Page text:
11 Comments

  1. Kris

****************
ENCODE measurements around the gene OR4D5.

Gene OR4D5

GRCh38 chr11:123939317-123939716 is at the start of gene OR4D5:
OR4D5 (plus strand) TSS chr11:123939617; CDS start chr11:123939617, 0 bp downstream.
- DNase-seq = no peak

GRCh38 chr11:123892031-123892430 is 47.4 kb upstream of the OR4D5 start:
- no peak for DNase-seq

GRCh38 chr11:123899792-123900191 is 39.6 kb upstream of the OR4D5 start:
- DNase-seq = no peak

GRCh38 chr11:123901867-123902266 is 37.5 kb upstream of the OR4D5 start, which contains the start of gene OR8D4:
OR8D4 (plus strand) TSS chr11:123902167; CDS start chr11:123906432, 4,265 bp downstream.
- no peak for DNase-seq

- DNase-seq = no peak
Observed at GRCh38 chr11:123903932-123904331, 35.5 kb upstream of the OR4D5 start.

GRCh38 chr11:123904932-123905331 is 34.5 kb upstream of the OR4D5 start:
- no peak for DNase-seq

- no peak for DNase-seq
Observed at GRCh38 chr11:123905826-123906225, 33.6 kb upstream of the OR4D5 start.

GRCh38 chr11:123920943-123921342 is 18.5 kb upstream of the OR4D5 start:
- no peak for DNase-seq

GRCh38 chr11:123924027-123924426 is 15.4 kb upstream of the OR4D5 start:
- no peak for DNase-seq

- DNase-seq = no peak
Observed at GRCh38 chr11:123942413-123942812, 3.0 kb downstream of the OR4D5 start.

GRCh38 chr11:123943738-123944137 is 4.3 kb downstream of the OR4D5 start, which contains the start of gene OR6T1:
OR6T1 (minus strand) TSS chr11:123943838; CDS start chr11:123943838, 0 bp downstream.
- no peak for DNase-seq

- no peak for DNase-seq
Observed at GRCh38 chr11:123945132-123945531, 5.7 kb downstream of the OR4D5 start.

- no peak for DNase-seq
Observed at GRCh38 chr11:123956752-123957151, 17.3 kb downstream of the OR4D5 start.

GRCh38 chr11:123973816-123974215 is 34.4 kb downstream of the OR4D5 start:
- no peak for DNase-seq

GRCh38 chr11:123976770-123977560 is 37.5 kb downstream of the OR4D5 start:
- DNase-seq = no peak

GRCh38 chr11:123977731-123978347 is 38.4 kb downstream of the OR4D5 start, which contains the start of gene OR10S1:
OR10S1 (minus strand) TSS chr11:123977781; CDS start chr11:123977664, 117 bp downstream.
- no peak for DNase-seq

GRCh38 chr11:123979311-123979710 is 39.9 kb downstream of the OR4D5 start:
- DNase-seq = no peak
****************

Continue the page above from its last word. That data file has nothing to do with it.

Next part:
I have an etiquette dilemma. My husband and I have been married for three years. At the time of our marriage I was working full-time and finishing my undergraduate studies in teaching. I couldn’t find a teaching job come fall so I took a part-time job teaching at a local farm, started my graduate studies and tutored at night. Through that time I also made every meal, did the laundry and my husband and I are perfectly happy. I graduated 5 months ago and while I continue my part-time teaching job and all household duties, every time I visit with my in-laws they hound me about when I am going to find a full-time teaching position (I’ve applied to 67 jobs). I am insecure about my perceived failures and would rather not speak about it in front of their whole family. I want to know how to politely let them know that it’s none of their business, my husband and I are financially secure, and I do have a job that I very much like even if it’s only part time. I ask because the questioning has gone as far as unsolicited advice. Since nobody in the family is a teacher or has had to find a job in the last 20 years their advice is irrelevant. My breaking point was when my MIL suggested I apply to the new Petco opening up and I just felt offended having worked so hard in school to get out of a retail job. I never asked for advice, never complained about money, and never said I needed a job. We are at the point of avoiding family get togethers because of the stressful line of questioning! Help!